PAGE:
Assignments and Evaluation Policies Autobiographical Paper: This is an ungraded assignment, one that allows me to learn something about who you are. That is not always easy in a class of this size. The autobiographical paper should be 1-3 pages in length. It should include a little information about where you were born, where you grew up, about your family, high school activities and other hobbies, why you came to Texas A&M, your major, why you are taking this course and what you hope to get out of it, jobs you have had or have, what you plan to do when you finish your degree, anything else you would like to include, any questions you have of the instructor. You don’t have to cover all of that information; those are provided as suggestions of things you might write about. Furthermore, this exercise is not meant to be prying on my part; please do not feel you need to tell me information that you don’t want me to know. The paper is due on the second class day, January 17. In your autobiography, please include your email address and local phone number at the top of the first page. Submit this in class as a hard copy; do not send it to me as an email. Reading: You are expected to read all of the material as indicated on the course outline prior to the class for which it is assigned. In addition, extra reading materials may be assigned from time to time. Classes will typically cover material not in your reading but for which the readings provide the background.
Exams: There will be three exams during the course, including a final exam. The final exam is not comprehensive; it will cover reading and lecture material since the second exam. Each of the exams will count 100 points, and collectively they will determine 100% of your course grade. Content of the exams will stress reading and lecture material in the form of multiple-choice questions. You will need to bring a MARS Scantron and No. 2 pencil for each exam. Make-up exams will not be given except in those cases where the student can show proof of a university recognized excused absence as specified in the Texas A&M University Regulations, 2007-2008. Make-up exams will cover the same material but will be in a short answer/essay question format.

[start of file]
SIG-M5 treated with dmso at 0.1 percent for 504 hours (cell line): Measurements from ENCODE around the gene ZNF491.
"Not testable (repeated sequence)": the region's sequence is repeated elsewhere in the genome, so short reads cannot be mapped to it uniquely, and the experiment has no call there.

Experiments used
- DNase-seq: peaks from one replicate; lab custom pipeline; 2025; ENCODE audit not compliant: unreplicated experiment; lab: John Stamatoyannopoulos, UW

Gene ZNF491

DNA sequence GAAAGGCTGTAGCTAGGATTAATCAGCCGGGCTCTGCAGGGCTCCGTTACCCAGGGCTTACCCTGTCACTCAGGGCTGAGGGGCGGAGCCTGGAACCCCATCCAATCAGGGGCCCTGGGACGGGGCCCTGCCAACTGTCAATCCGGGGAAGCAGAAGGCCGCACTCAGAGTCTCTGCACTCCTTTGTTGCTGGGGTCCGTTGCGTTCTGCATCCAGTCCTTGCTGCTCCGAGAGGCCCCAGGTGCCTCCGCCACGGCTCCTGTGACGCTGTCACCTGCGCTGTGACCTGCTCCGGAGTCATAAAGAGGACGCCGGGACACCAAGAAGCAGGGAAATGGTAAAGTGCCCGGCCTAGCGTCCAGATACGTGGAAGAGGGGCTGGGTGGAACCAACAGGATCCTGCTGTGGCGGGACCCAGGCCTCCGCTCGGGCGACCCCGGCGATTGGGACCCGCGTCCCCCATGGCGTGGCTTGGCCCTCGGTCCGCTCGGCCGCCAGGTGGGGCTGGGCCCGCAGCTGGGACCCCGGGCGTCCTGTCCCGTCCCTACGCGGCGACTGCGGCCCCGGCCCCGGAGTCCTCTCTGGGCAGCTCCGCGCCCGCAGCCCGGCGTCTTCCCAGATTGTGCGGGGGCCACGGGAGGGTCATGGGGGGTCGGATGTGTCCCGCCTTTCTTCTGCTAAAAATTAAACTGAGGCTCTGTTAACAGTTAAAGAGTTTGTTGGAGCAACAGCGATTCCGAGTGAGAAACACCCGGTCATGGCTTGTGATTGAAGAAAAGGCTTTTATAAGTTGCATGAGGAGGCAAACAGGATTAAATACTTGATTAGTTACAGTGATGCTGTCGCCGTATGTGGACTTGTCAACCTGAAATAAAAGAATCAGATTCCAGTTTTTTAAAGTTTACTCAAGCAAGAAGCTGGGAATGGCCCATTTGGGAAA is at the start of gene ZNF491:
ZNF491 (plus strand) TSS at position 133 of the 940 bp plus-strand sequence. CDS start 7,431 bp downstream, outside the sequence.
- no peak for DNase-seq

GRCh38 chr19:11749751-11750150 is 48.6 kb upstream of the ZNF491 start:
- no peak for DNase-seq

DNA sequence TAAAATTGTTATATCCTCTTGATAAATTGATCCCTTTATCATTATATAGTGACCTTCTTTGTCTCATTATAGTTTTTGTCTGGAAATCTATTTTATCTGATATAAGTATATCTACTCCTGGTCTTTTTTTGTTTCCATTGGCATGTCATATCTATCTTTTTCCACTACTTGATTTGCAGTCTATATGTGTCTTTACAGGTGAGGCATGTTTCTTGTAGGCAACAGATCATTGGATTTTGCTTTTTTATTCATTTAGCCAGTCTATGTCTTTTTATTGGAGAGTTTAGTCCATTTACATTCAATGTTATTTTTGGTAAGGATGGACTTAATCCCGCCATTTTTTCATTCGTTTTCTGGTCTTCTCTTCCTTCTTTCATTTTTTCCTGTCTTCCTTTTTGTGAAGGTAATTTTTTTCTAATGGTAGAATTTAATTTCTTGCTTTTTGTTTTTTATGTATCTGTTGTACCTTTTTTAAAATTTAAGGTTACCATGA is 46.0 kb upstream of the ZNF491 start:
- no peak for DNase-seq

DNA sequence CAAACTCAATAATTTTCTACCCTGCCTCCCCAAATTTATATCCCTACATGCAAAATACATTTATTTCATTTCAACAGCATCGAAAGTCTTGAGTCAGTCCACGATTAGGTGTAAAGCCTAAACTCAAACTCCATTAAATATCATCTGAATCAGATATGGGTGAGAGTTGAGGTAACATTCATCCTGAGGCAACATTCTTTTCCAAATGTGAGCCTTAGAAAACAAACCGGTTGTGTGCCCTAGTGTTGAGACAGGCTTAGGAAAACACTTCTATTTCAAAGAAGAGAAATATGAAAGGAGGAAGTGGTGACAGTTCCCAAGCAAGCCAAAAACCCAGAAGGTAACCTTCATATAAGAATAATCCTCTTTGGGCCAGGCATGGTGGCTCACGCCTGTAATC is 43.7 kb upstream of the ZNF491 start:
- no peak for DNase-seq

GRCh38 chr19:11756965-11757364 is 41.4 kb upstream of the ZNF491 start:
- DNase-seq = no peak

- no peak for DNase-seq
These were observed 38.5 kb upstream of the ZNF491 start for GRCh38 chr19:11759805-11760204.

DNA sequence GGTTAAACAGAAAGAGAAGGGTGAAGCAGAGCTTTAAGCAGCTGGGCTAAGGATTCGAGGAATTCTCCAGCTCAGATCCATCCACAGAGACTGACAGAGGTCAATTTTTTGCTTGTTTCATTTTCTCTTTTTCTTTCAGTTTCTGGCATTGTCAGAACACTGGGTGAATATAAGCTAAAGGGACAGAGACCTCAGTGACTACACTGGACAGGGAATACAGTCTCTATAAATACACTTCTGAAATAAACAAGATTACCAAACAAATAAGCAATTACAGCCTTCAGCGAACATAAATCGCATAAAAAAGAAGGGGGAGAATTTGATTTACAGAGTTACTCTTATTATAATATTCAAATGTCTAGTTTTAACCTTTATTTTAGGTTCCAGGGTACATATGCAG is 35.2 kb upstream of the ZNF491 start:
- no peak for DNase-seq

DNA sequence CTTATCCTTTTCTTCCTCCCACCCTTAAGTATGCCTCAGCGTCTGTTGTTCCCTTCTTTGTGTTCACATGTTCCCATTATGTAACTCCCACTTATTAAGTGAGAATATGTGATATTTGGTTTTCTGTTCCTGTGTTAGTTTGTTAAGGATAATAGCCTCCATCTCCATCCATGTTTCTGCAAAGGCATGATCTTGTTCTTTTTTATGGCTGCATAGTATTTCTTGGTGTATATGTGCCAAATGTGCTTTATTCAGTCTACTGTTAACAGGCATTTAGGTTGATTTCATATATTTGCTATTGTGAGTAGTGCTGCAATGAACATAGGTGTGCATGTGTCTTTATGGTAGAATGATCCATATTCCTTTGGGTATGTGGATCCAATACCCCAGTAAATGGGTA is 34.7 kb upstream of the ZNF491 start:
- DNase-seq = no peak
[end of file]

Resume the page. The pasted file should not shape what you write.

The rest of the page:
Occasionally an exam may be taken early if arrangements are made with the instructor’s approval. Exam dates are shown on the course outline.
Total points possible for the course = 300.
Listed below are the required scores for each letter designation in the grading system.
A = 270 points C = 210 points F = below 180 points
B = 240 points D = 180 points
Attendance Policy: Attendance will not be taken in this class and no penalty will be assessed for absences. Attendance is the sole responsibility of the student. Examinations will consist of lecture material not covered in any of the assigned readings, thus students will be held responsible for the content of the lectures. Experience strongly suggests that students who do not attend class regularly do not do well on the examinations.
Students with Disabilities: The Americans with Disabilities Act (ADA) is a federal
anti-discrimination statute that provides comprehensive civil rights protection for persons with disabilities. Among other things, this legislation requires that all students with disabilities be guaranteed a learning environment that provides for reasonable accommodation of their
disabilities. If you believe that you have a disability requiring an accommodation, please contact the Department of Student Life, Services for Students with Disabilities in Room 126 of the Koldus Building, or call 845-1637.
Jan. 15 Orientation to the Course Jan. 17 Historiography (NOTE: Autobiography due)
Letters: Chapter 1 – Reading Other People’s Mail: The Joys of
Historical Research (13)
Course Packet: Application, Popularization, and Public Understanding: A
Research Program in the History of American Psychology (2)
Course Packet: Inez Beverly Prosser and the Education of African
Jan. 22 First Century of American Psychology Course Packet: Psychology” entry in Oxford Companion to US History